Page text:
more work to do in NY

From: Alan Dechert <dechert_at_gmail_dot_com>
Date: Wed Nov 07 2007 - 15:30:56 CST

>From today's NYS Board of Elections meeting today

**********

>> DOUGLAS KELLNER: Any questions?
All right.
Then we will turn to old business, which is the proposed resolution on
setting of the board policy for fees regarding open source software.
I have additional copies here.
>> Mr. Chairman, I had some qualms about this at our last meeting.
Since then I've had a lot of -- I must say that David Cooper man has been a
great person to explain all of this to me. I was under the misconception
that the whole fee was asked to be waived.
It isn't the whole fee.
It's merely the fee to develop the source codes.
And I think that makes a big difference to me.
We need to have other -- other ways to look at how we're going to solve
this, you know, the source code problems.
And be able to move forward.
And I think this is one of those issues that can help us.
And I support it.
>> DOUGLAS KELLNER: Thank you, Evelyn.
       I'd like to just speak briefly on it again, which is that the purpose
here is to establish a policy that is an objective policy that can be
applied to any vendor who will meet the criteria that we set forth.
And as Evelyn mentioned, the purpose here is to cover the cost of testing
for certification purposes.
Source code for which the vendor has no proprietary rights, because the
vendor is using open source.
So that whatever the vendor uses can be copied by any other vendor.
And it seems that as a matter of public policy, it doesn't make sense that a
vendor who is not going to be able to retain proprietary right in the source
code would have to still nonetheless pay the cost of testing that source
code.
That it defeats the whole purpose of promoting the use of open source code
rather than proprietary source code.
       The policy that is drafted here is written in a way that any vendor
could use it and would then set the state with a very modest encouragement
for vendors to use open source rather than proprietary source.
It was also written carefully to be consistent with the language of the
appropriation that the legislature made last year, that allowed the board to
pick up some of the cost of certification testing.
       So, so for all of these reason, I think that it's a positive step
forward and that I would hope that we are prepared to vote on this today.

       Oh, I should add that we did post it three weeks ago, and there have
been no negative comments, and we've received a modest amount of support
from legislators in both political parties and from good government groups.
>> I guess if this is open.
I had a comment myself.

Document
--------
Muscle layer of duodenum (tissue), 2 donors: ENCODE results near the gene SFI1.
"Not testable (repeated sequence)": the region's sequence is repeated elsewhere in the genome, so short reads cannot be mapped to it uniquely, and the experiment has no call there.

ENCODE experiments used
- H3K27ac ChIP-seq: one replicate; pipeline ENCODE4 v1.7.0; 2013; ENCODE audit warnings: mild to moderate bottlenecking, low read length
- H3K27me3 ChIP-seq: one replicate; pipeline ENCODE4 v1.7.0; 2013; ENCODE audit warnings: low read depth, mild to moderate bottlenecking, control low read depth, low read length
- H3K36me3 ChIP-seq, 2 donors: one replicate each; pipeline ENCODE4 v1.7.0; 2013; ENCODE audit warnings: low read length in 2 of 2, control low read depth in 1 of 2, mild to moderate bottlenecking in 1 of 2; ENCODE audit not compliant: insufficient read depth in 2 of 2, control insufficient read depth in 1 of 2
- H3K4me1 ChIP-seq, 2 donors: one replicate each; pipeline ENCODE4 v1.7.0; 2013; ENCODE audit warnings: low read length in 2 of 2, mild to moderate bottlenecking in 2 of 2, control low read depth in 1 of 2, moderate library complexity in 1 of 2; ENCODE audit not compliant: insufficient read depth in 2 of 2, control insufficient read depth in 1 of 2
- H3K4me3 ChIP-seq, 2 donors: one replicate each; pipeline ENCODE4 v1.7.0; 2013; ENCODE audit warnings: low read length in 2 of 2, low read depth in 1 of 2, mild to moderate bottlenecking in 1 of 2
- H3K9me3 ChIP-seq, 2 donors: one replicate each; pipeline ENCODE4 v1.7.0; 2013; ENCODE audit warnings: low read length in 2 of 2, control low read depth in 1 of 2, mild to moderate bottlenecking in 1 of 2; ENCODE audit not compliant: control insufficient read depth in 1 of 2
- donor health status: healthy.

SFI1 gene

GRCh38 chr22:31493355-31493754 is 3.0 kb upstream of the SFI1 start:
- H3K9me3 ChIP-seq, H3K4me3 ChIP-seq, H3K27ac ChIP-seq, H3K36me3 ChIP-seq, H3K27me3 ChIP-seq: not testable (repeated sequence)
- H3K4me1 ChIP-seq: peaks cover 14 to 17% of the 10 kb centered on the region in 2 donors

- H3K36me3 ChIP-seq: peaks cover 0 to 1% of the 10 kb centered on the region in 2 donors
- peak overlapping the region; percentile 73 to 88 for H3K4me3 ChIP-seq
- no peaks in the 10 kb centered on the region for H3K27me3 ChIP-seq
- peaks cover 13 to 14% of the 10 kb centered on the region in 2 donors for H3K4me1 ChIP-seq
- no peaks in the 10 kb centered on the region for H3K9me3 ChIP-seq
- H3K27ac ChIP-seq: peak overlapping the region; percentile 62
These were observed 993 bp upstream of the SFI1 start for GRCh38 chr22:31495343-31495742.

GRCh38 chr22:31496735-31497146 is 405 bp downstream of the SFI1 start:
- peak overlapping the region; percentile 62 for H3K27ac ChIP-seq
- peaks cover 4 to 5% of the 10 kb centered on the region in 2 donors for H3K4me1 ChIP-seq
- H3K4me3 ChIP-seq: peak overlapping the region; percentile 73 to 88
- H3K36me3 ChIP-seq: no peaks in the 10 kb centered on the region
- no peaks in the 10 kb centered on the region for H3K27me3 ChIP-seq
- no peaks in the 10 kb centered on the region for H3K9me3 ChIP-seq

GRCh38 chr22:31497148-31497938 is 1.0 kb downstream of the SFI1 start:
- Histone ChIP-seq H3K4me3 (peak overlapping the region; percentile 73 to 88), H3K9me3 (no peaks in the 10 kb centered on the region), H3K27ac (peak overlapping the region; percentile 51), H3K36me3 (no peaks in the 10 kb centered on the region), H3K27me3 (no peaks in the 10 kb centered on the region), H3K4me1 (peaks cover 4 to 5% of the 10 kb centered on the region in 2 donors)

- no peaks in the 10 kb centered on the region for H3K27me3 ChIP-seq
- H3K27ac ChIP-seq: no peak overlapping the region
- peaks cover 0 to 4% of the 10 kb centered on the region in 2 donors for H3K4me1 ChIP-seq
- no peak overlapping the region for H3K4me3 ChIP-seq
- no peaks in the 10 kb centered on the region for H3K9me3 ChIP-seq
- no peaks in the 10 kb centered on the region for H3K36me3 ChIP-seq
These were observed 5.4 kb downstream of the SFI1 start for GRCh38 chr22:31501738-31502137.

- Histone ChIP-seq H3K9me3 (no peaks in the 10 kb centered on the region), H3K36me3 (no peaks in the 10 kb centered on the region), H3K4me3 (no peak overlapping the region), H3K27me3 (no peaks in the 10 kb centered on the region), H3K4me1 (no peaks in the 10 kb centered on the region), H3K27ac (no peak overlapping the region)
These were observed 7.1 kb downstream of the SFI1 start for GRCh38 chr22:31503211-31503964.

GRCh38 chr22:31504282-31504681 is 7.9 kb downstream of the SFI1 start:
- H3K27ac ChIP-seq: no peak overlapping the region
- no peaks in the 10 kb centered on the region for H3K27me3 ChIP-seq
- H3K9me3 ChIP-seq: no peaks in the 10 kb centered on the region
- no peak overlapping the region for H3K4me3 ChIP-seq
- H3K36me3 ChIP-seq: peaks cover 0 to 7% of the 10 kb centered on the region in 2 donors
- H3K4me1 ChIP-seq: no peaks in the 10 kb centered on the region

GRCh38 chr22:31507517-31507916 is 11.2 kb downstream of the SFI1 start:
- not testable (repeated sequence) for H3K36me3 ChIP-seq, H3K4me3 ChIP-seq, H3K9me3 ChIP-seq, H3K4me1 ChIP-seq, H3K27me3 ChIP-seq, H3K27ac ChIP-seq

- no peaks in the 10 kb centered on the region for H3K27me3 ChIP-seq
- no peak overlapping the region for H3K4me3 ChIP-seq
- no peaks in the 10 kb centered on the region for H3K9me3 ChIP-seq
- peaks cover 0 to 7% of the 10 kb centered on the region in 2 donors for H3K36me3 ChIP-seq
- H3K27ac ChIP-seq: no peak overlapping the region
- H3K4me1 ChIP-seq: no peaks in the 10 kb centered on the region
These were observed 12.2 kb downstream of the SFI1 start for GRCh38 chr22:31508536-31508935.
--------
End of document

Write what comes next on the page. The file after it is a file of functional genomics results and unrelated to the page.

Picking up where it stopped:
I guess we were looking for comments from the public and I think that was,
you know, an appropriate way to go.
I guess my only issue is we didn't get a lot of substantive comments.
I mean, the comments largely were supporting it, which is fine.
But I think the issue that we are facing is not just, you know, the benefits
of open source, which I think have a lot of benefits.
The question is whether the state should fund that particular aspect of our
program, which would be a, you know, a break from what we have ever done
before as far as the state actually underwriting the testing of a particular
type of software.
So I guess it's just a matter of whether we feel we have enough information
to do this.
       We have talked in the meantime to Nicetek about our, you know, our
consultant on these issues about, you know, the technical issues and also
the, you know, benefits to the state.
And I guess for my own purpose, it would be helpful to know better
substantively what the benefits to the state are as far as, you know, the
state actually underwriting the testing of this, so that we aren't starting
a precedent that we're going to have to follow in a way that maybe we don't
anticipate that might end up, you know, impacting things we don't
anticipates.
That's all.
>> Has Nicetek responded?
>> Well, we haven't gotten anything formally from them yet.
But I think it would be helpful if we could, just to get a better impact on
the impact of the entire proposal.
>> DOUGLAS KELLNER: There is no question that it would be better to
do this on a national basis, that this is really something that the Federal
Government ought to do to encourage, as a matter of national policy.
       But in the meantime, we do have a very expensive certification
process that becomes a barrier for entry, and I believe that this proposal
is a step forward in trying to promote the use of open source software and
is a reasonable approach.
       I'm glad to hear that we now have commission Aquila's support for the
motion.
But I'm optimistic that if we don't have three votes yet, that it's not
ready.
>> Are you asking for us to lay it over?
>> DOUGLAS KELLNER: I'm turning to to commissioner Donohue --
>> At this point you don't have my vote.
>> DOUGLAS KELLNER: Well then we will lay it over.
All right.
Thank you.
We will keep trying.

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Received on Fri Nov 30 23:17:11 2007

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